I was pleased to see David Pogue’s positive review of the new Windows Phone, Nokia’s Lumia 900, a couple of weeks ago in the New York Times. Windows Phone has made great progress these past couple of years, and has advanced a beautiful and fresh design language, Metro, which we see being adopted all around Microsoft. (I’ve been a big advocate for Metro language and principles in my own part of the company, Online Services.) Pogue’s only real complaint is that apps for Windows Phone are still thinner on the ground than on iPhone and Android— though as he points out, what really matters is whether the important, great and useful apps are there, not whether the total number is 50,000 or 500,000. Many apps doesn’t necessarily imply many quality apps, and most of us have gotten over last decade’s “app mania” that inspired one to fill screen after screen with run-once wonders.
What really made me smile was Pogue’s characterization of what those important apps are, in his view. After reeling off a few of the usual suspects— Yelp, Twitter, Pandora, Facebook, etc.— he added:
Plenty of my less famous favorites are also unavailable: Line2, Hipmunk, Nest, Word Lens, iStopMotion, Glee, Ocarina, Songify This.
Even Microsoft’s own amazing iPhone app, Photosynth, isn’t available for the Lumia 900.
I’ve also been asked (a number of times) about Photosynth for Windows Phone… hang in there. A nice piece of news we’ve just announced, however, is a new app for Windows Phone that I hope will join Pogue’s pantheon, and that is considerably more advanced than its counterparts on other devices: Translator. Technically this isn’t a new app, but an update, though the update is far more functional than its predecessor.
Translator has offline language support, meaning that if you install the right language pack you can use it abroad without a data connection (essential for now, I wish international data were a problem of the past). It also has a nice speech translation mode, but what’s perhaps most interesting is the visual mode. Visual translation is really helpful when you’re encountering menus, signs, forms, etc., and is especially important when you need to deal with character sets that you not only can’t pronounce, but can’t even write or type (that would be Chinese).
Word Lens, mentioned by Pogue, was one of our inspirations in developing the new Translator. What’s impressive about Word Lens is its ability to process frames from the camera at near-video speed, reading text, generating word-by-word translations, and overlaying those onto the video feed in place of the original text. This is quite a feat, near the edge of achievability on current mobile phone hardware. In my view it’s also one of the first convincing applications of augmented reality on a phone. However, the approach suffers from some inherent drawbacks. First, the translation is word-by-word, which often results in nonsensical translated texts. Second, there isn’t quite enough compute time to do the job properly in just one frame, yielding a somewhat sluggish feel; on the other hand the independent processing of each frame is wasteful and often makes words flicker in and out of their correct translations, just a bit too fast to follow. For me, these things make Word Lens a good idea, and better than nothing in a pinch, but imperfect.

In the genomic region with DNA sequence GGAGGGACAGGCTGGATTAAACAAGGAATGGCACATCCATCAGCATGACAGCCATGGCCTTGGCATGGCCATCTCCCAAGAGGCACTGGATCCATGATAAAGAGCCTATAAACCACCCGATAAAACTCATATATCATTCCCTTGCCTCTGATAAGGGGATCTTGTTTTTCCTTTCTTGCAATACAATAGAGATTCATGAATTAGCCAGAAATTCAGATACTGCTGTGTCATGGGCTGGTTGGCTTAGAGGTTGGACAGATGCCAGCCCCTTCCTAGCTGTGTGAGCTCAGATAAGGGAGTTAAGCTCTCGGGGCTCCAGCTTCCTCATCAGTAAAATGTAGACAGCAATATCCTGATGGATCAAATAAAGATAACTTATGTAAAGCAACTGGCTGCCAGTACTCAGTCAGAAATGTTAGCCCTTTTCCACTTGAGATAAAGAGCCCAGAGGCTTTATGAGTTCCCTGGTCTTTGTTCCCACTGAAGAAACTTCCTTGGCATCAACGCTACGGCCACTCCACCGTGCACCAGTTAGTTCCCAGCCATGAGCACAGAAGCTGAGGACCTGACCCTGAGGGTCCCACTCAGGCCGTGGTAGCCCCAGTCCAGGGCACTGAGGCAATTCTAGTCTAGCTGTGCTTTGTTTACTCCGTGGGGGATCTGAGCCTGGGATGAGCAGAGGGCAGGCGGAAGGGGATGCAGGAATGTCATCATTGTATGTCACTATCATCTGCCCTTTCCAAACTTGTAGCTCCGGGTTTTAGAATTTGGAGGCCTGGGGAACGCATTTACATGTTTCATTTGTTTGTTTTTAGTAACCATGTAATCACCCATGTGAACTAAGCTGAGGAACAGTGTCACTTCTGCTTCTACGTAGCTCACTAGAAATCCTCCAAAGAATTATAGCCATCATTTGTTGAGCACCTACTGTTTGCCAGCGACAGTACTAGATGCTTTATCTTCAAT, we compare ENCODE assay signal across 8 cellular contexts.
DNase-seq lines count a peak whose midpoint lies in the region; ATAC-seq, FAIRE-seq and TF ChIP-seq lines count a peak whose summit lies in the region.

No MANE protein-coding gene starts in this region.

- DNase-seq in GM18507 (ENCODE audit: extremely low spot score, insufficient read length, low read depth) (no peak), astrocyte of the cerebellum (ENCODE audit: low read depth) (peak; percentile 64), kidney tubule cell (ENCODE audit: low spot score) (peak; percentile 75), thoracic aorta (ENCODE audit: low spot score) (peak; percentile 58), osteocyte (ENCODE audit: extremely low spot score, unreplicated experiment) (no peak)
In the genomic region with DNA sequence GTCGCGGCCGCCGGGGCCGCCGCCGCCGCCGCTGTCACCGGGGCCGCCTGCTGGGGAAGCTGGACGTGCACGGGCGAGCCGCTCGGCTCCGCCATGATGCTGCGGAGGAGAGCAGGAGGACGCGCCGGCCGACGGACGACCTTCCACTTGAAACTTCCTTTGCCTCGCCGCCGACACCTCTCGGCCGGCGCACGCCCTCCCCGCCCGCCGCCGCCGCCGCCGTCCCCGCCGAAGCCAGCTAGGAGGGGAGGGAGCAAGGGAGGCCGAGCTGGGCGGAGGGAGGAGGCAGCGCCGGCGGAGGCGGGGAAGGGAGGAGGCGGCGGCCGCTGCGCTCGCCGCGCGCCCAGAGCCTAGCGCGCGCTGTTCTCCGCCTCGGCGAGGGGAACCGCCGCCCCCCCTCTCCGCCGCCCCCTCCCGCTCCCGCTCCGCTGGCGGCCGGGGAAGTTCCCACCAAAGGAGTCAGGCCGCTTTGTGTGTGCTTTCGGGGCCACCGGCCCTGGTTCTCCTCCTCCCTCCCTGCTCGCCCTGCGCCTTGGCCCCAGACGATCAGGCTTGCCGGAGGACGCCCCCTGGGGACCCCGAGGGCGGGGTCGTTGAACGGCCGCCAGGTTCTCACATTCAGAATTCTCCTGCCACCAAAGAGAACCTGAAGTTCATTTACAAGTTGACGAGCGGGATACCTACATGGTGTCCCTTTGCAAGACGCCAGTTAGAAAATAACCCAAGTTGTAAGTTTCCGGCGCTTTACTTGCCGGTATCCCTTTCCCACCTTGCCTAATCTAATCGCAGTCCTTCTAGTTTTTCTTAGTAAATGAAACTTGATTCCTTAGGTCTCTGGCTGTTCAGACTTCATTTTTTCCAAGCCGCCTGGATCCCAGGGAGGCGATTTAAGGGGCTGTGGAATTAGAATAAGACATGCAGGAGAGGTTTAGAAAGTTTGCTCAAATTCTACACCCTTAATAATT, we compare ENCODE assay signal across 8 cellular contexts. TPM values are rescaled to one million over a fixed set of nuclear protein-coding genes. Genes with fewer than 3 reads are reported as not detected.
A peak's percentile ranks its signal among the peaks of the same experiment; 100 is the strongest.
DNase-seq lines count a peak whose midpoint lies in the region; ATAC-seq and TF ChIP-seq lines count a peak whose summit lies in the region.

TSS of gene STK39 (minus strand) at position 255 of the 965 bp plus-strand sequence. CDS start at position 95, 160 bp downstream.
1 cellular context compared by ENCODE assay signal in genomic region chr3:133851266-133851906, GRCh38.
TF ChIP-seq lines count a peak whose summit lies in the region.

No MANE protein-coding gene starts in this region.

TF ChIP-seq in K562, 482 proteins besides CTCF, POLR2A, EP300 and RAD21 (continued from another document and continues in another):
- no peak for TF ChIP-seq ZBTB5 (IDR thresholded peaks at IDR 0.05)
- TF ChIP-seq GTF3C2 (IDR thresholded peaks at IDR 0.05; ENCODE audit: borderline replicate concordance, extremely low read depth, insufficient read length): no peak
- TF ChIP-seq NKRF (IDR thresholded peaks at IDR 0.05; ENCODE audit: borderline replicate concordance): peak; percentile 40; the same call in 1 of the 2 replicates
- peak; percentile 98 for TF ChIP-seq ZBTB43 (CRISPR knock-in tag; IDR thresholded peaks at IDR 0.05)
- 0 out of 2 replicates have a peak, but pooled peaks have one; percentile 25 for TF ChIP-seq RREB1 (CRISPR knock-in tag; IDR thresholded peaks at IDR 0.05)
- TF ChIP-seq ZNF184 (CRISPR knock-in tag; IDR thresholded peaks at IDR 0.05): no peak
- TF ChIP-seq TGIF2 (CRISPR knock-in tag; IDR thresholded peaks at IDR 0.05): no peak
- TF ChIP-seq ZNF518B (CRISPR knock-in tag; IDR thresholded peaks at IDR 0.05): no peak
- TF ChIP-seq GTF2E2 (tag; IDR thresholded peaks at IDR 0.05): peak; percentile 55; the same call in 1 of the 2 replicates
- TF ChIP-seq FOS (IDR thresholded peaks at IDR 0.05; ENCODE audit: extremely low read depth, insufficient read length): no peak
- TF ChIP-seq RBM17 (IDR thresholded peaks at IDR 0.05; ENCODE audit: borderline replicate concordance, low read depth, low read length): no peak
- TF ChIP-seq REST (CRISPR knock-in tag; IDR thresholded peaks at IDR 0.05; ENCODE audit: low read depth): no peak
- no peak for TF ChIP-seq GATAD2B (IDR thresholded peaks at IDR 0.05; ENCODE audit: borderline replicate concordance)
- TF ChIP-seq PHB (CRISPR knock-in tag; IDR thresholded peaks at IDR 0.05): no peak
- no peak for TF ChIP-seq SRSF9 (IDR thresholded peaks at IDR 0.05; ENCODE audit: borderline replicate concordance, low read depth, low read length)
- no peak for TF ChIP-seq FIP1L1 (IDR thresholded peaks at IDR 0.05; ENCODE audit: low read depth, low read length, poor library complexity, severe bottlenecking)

The visual translation in Translator takes a different approach. It exploits the fact that the text one is aiming at is printed on a surface and is generally constant. What needs to be done frame-by-frame, then, is to lock onto that surface and track it. This is done using Photosynth-like computer vision techniques, but in realtime, a bit like the video tracking in our TED 2010 demo. Selected, stabilized frames from that video can then be rectified and the optical character recognition (OCR) can be done on them asynchronously— that is, on a timescale not coupled to the video framerate. We can do a better job of OCR and translation, using a language model that understands grammar and multi-word phrases. Then, the translated text can be rendered onto the video feed in a way that still tracks the original in 3D. This solves a number of problems at once: improving the translation quality, avoiding flicker, improving the frame rate, and avoiding superfluous repeated OCR. It’s a small step toward building a persistent and meaningful model of the world seen in the video feed and tracking against it, instead of doing a weaker form of frame-by-frame augmented reality. The team has done a really beautiful job of implementing this approach, and the benefits are palpable in the experience.
Use this app on your next visit to China! I’d love to read comments and suggestions from anyone trying Translator out in the field.